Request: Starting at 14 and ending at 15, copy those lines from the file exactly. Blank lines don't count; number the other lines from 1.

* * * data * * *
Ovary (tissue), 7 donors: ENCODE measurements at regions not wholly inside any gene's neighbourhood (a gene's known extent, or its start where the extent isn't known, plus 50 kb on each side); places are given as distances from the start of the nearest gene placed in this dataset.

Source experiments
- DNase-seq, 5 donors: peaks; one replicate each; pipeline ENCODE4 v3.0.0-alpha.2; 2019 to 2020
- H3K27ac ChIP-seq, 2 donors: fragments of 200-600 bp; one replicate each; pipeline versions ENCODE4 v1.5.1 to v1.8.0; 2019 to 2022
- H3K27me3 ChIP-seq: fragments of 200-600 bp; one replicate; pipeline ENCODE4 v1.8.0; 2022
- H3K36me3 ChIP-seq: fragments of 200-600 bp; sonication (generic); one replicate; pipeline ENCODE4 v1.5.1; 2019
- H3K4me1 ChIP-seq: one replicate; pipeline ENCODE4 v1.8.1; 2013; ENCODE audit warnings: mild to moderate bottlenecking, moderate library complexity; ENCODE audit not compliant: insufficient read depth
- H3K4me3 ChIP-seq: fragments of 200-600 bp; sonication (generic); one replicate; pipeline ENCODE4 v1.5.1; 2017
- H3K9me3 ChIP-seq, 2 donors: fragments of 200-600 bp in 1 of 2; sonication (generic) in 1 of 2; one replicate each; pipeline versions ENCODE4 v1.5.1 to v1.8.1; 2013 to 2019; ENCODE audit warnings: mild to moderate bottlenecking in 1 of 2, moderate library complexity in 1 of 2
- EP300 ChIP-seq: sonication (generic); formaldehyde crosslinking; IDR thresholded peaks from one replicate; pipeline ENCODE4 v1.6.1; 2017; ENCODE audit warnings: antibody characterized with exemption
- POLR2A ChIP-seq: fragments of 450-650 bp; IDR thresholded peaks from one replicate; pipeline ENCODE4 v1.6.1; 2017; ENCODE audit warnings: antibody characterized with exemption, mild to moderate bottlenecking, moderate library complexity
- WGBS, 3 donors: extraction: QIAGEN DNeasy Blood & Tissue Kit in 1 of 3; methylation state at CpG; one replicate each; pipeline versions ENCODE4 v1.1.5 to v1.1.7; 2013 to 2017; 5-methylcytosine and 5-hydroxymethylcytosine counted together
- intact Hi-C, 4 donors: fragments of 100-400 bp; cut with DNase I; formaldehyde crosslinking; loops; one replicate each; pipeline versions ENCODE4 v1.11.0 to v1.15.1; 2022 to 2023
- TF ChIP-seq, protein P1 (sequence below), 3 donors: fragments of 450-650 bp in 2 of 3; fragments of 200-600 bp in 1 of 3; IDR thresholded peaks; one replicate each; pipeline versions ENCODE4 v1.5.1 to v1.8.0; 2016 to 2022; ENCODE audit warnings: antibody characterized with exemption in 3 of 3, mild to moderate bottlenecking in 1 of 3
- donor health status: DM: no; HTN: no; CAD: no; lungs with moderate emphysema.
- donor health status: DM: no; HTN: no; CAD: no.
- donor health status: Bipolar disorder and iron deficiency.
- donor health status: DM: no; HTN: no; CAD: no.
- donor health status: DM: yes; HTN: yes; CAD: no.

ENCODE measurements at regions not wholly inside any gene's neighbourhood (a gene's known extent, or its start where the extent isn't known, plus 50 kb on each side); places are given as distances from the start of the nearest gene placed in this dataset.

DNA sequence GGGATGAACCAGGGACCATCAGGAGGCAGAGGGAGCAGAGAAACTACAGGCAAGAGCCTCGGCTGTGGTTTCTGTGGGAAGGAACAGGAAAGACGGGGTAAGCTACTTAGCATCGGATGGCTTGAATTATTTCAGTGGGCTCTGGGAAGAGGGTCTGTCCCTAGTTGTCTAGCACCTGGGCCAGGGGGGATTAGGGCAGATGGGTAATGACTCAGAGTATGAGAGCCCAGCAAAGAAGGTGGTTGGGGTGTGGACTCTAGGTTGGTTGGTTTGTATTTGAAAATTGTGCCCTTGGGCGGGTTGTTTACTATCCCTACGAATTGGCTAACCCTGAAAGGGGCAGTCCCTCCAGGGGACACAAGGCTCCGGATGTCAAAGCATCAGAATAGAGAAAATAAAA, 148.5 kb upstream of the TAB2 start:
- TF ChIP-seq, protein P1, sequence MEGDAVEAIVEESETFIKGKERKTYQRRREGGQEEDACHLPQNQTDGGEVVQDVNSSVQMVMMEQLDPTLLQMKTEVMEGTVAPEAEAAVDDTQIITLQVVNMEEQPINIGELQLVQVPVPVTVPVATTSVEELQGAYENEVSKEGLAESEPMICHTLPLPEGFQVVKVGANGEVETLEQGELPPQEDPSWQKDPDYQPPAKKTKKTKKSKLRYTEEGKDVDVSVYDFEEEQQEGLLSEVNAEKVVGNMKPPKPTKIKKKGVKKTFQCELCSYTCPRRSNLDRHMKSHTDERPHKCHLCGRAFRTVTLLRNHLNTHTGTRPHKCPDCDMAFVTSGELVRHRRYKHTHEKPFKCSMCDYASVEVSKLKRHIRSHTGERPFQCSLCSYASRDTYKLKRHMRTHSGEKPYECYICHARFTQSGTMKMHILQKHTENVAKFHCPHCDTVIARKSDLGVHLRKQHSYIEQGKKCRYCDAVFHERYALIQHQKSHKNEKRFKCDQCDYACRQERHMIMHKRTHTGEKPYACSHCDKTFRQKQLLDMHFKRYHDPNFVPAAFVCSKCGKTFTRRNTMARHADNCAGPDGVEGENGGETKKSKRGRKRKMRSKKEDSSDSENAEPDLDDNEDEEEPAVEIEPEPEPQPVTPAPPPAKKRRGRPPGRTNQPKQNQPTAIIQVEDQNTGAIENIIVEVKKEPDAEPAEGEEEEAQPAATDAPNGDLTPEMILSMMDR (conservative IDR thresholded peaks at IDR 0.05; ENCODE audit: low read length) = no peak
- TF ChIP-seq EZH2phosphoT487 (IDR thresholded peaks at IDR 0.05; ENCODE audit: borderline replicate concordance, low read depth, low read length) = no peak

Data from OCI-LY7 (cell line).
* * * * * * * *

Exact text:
- TF ChIP-seq, protein P1 (sequence below), 3 donors: fragments of 450-650 bp in 2 of 3; fragments of 200-600 bp in 1 of 3; IDR thresholded peaks; one replicate each; pipeline versions ENCODE4 v1.5.1 to v1.8.0; 2016 to 2022; ENCODE audit warnings: antibody characterized with exemption in 3 of 3, mild to moderate bottlenecking in 1 of 3
- donor health status: DM: no; HTN: no; CAD: no; lungs with moderate emphysema.